Atanarjuat: The Fast Runner (2001) - Can't Stop the Movies
Can't Stop the Movies
22Oct/170

Atanarjuat: The Fast Runner (2001)

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In the cold of an Inuit camp, a menacing shaman appears to place a curse on the community after the sudden death of the camp's leader.  Decades later, the evil of the curse manifests itself in a conflict between the petty Oki and charming Atanarjuat - the fast runner - who is forced to trek for miles alone fighting the curse.  Zacharias Kunuk directs Atanarjuat: The Fast Runner, with the screenplay written by Paul Apak Angilirq, and stars Natar Ungalaaq and Peter-Henry Arnatsiaq.

Seven minutes in, and my body tingles with delight.  Drums on the soundtrack form a suggested rhythm.  When the cold familiar sound of compacted snow crunching against the footwear of an Inuit man steadies the beat, other instruments feel free to express their presence in the growing melody of work.  The camera glides from snow to face in an unbroken shot - the man toiling with the beat but cheerful - and when director Zacharias Kunuk cuts to the goofy tired wolf at the front of this labor I went from delight to bliss.

The sequence is short, maybe two minutes at most, but sets up a visual philosophy I rarely see on film.  Atanarjuat: The Fast Runner (The Fast Runner moving forward) finds pleasure in the hard work of staying alive when so many other films mine our labor for despair or existential anguish.  A similar act of labor opens Bela Tarr's The Turin Horse, and the funereal dirge of the horse's trot in a harsh landscape feels light-years removed from the tough, if often wonderful, trek of The Fast Runner.  It fulfills a craving I didn't know I had for art that does not neglect the labor of living but also celebrates the miracle of existence.

The mystical elements of The Fast Runner are treated as fact, giving the world validity while their sparse presence keeps the action focused on physical reality.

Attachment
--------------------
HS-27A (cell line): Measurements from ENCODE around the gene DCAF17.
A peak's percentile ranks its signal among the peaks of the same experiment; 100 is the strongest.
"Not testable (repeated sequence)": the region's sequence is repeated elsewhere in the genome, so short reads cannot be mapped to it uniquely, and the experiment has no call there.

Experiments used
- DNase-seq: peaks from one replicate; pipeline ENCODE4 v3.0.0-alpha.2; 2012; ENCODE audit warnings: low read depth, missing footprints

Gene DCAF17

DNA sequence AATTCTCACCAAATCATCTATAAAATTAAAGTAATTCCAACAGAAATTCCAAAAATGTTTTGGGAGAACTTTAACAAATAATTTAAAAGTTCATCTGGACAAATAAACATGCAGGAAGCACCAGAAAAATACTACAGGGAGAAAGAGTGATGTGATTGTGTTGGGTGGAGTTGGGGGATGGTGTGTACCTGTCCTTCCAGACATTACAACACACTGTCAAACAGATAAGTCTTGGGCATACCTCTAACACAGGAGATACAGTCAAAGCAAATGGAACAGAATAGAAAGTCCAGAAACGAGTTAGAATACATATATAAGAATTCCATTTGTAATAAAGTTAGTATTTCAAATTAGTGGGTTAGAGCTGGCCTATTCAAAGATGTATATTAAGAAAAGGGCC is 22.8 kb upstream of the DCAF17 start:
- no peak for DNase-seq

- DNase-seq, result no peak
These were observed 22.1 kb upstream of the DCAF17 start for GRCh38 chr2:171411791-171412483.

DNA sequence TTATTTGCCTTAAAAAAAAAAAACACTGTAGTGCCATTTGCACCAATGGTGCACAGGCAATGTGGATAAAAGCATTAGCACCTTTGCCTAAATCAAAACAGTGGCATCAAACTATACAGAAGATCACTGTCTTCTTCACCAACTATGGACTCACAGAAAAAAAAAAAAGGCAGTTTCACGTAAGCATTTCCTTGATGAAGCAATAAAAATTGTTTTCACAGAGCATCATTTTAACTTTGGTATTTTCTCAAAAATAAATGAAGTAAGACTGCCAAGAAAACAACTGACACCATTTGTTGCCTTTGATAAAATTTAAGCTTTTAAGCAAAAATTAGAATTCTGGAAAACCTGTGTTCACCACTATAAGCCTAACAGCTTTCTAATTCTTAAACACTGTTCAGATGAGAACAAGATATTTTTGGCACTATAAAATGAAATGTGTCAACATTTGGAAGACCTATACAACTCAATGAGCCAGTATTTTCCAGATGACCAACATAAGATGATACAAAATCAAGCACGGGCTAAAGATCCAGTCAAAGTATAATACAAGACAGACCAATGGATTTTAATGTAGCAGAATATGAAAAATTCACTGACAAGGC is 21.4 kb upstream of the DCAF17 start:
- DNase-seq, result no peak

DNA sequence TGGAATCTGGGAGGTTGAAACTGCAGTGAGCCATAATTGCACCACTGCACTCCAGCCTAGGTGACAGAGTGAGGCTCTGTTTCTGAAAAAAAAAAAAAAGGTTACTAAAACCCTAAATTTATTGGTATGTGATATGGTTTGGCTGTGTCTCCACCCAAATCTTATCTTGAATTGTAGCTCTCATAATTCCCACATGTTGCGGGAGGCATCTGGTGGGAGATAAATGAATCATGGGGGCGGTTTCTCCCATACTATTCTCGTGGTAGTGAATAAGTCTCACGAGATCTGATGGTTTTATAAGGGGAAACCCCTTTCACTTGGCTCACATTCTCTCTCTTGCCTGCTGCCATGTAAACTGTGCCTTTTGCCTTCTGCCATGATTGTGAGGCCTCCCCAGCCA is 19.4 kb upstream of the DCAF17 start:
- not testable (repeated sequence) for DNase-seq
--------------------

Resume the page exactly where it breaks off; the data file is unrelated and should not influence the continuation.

The Fast Runner tells its story through generations of love and labor.  Years,  sometimes decades, pass between scenes yet I never felt lost.  Kunuk returns to the labor when it's time for the story to press on through the years and stops for the emotional beats that form the conflict at the center of The Fast Runner.  This helps make sense of the unsettling opening moments where the Inuit camp loses its leader and is visited by an ominous shaman who places a curse on them.  They're the other half of the storytelling vision of Kunuk - labor for texture and quietly teaching about the routines of the camp, and slowing down for the day-to-day conflicts and rituals which make up our existence.

That The Fast Runner hits this duality so effectively is something of a miracle considering this was Kunuk's first feature film.  The confidence in his story is dazzling, as seemingly throwaway scenes featuring the many uses of snow (which kid me wishes he knew about) set up payoffs hours in advance.  My favorite is the combination of slippery ice "padding" given to the sleds with the help of some saliva, the building of a celebratory igloo, and how those two moments instruct late-film tools constructed by Atanarjuat (Natar Ungalaaq) to settle past sins committed by Oki (Peter-Henry Arnatsiaq).